CHADRON – Reflections about teaching and learning posted in Chadron State College’s Route 6x6 Challenge have provided thought-provoking moments of insight for the faculty participating in the blog.
The challenge, inspired by a similar effort at Yavapai College in Arizona, was createdby Elizabeth Ledbetter with the Teaching and Learning Center after she saw a presentation by Todd Conaway at the 2017 Quality Matters Connect Conference. Ledbetter, who continues to facilitate the blog, brought the idea to CSC, initiated conversations about it with faculty, and found there was interest in a virtual road trip about teaching and learning.
Conaway said the Yavapai faculty who participated in the writing challenge learned from their own reflections and gained meaningful insights. He touts the value of locally relevant content over other methods of learning about teaching practices.
Topics of the CSC faculty posts include issues related to grading, student evaluations, balancing work responsibilities, providing feedback to students, assessment, teaching styles and trends, academic rigor and integrity, student behavior, roles and expectations of teachers and students, assignment design, and course development.
Serendipity has also been part of the mix.
When Rich Kenney, associate professor, read “To Give Pause,” by Dr. Mary Clai Jones, assistant professor, about the importance of strategic silence in the classroom,he was struck by the coincidence that he and his students in a group counseling course were considering the same issue.
“Silence can often be a positive form of communication for a client. Clients, like students, need time to think. They need our supportive silence. What I was trying to teach my students about pauses, Mary Clai had so eloquently conveyed in her post,” Kenney said.
Another blog post that rang true with Kenney was “An Exhortation for Empathy” by Dr. Nathaniel Gallegos, associate professor, describing how his empathy increased for students dealing with the death of a loved one after he faced a similar loss.
“When Nathaniel’s piece was published, I recall how it especially resonated with me as I, too, was working with a student who was devastated by the death of a close relative,” Kenney said.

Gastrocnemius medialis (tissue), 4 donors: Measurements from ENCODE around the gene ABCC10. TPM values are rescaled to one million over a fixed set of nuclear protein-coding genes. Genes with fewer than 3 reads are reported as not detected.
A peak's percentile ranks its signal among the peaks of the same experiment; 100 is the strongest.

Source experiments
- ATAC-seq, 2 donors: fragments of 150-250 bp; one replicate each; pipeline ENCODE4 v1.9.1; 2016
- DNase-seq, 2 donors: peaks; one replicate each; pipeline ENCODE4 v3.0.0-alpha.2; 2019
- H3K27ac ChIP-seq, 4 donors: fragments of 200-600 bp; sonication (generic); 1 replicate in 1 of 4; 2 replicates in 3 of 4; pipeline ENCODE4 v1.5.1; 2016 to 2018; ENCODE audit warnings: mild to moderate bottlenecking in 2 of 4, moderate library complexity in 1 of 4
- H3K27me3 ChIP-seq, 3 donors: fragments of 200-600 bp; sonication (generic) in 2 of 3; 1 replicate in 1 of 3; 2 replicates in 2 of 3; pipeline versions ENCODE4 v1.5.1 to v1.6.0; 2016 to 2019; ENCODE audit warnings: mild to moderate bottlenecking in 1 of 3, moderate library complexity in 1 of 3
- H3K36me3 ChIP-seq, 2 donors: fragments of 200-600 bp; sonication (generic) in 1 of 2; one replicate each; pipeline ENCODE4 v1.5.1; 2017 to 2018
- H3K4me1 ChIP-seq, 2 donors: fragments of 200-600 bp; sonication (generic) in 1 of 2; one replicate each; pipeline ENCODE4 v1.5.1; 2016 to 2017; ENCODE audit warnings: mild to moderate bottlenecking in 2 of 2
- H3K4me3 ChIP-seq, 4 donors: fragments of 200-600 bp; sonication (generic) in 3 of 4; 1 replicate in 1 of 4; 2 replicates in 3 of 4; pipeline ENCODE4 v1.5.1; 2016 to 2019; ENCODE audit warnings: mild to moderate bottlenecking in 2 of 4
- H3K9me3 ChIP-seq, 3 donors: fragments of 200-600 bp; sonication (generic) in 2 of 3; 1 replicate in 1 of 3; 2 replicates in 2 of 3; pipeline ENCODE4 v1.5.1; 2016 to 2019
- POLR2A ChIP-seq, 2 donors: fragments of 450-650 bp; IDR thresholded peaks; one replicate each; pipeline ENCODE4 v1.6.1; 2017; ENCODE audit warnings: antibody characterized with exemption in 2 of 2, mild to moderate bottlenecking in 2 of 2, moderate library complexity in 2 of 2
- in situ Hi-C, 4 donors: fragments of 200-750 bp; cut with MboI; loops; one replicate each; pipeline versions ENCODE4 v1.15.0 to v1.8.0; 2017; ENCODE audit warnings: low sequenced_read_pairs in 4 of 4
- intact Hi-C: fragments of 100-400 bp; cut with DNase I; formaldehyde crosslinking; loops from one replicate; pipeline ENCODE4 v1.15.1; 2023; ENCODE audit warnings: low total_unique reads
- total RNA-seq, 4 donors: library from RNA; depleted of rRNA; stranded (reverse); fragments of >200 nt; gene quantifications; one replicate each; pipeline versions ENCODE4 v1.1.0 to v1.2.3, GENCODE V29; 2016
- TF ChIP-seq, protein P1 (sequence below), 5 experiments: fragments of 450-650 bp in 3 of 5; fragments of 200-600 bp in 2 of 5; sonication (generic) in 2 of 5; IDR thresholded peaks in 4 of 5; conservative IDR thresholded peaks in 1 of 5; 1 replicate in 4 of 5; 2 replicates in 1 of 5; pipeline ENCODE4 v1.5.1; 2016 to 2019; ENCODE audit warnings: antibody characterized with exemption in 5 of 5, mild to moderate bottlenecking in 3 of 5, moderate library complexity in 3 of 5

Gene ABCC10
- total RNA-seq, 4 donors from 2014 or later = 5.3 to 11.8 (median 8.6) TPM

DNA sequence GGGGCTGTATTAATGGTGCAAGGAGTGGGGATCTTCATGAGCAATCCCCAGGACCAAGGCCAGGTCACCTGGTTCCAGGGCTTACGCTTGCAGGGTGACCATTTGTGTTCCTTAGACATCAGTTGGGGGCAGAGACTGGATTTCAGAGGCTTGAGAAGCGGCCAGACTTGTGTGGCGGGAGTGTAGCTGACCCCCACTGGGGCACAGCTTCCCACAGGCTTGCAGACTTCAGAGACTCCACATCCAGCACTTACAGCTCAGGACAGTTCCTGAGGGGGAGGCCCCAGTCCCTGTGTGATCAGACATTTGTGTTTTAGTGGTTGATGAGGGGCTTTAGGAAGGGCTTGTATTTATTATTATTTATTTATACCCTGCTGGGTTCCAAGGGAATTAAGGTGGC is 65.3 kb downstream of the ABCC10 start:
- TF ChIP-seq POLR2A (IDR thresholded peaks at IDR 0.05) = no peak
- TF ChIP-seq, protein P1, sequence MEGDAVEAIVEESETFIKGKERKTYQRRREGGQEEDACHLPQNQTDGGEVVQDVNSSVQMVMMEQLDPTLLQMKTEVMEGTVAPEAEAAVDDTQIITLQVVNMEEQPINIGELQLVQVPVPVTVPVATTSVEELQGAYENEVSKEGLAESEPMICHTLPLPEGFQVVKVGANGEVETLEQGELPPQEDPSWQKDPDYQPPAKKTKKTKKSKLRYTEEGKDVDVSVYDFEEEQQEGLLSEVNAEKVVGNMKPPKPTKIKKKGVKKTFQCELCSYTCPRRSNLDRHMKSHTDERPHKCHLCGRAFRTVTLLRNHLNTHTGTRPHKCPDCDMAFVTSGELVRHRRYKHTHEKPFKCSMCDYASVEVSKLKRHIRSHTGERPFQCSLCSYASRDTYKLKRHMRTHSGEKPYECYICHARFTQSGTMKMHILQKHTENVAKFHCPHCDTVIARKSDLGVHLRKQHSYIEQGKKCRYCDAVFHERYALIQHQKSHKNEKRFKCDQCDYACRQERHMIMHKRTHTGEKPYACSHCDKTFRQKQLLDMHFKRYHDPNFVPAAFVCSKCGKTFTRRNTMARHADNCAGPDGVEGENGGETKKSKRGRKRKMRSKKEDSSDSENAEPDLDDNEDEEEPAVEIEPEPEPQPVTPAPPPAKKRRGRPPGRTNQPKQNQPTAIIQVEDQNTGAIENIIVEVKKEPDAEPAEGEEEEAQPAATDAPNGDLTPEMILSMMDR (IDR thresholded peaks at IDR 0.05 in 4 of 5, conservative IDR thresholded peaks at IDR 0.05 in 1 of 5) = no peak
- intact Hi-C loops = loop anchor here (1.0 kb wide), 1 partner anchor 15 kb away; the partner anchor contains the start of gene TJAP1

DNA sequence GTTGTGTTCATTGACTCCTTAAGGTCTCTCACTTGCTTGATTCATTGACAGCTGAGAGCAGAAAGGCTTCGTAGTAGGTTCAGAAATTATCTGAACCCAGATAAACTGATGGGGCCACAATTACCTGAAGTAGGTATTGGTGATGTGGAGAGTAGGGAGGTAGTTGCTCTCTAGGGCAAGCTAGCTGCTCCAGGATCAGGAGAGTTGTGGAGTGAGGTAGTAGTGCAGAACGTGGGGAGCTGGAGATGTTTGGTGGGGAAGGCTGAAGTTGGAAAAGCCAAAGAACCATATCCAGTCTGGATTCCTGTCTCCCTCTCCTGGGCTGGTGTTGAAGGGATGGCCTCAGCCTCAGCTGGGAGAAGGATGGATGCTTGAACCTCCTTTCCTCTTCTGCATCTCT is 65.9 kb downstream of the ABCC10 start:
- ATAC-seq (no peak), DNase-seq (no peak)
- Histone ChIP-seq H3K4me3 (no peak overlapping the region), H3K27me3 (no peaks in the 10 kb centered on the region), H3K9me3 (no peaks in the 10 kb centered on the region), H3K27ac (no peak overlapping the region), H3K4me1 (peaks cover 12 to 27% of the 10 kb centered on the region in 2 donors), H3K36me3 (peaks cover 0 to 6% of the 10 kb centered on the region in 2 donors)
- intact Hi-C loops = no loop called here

Bruce Hoem, professor, said when he reads the posts, he feels like a student again.
“We have some very gifted faculty providing the six by six articles, and I feel like I have to sort of run to keep up with what they have to share,” Hoem said.
Hoem said community building among the faculty is one of the main benefits of the Route 6x6 Challenge.
“I see the six by six articles as a chance to let others know what makes me tick in the classroom,” Hoem said. “Some of the articles I’ve read have made me re-examine the way I teach and why I do it the way I do.”
Hoem, in his blog post “Taking it to the Streets,” explains what he likes about teaching Services to Elderly and Differently Abled (SW 332) at Crest View Care Center.
“I offer a comment here or there. Mostly I just watch the students learn without me. It’s the best teaching I have ever done,” Hoem said.
Mary Clai Jones has also posted about the importance of asking students questions, defining terms, listening, and feedback.
“The benefit of the blog is reflecting on what happens in the classroom. Sharing what we are learning about the discovery process helps us feel less alone,” she said. “Some posts are about being in the trenches and dealing with messy situations while other aphorisms are spiritually lofty. The six by six reminds me why I’m in this profession.”
Markus Jones, assistant professor, pondered the question whether to forge ahead with lesson plans or yield to an organic discussion that may be more valuable in “The Pink Cowboy Hat.”
Markus Jones said when he read one of Hoem’s posts, “Time Travel,” he recognized the description of a teaching technique he uses, but didn’t know how to describe.
“You find what you connect to in others’ posts. Sharing and curating our experiences has had a surprising beauty,” Markus Jones said.
Gallegos said the self-reflection required to write the posts helps increase his awareness of ways to improve.
“It’s a good idea. It makes us better professionals, more humble practitioners, and open to feedback,” Gallegos said. “I enjoy the poetry in the posts and seeing what is going on in other classrooms.”
Kenney said he would like to see the Route 6x6 Challenge community grow.
“The blogs are rich sources of ideas. With more contributors, the larger that teaching and learning cache becomes. It’s in the sharing of ideas that we become more adept in the field of teaching. That’s what this Route Six by Six Challenge is all about,” Kenney said.
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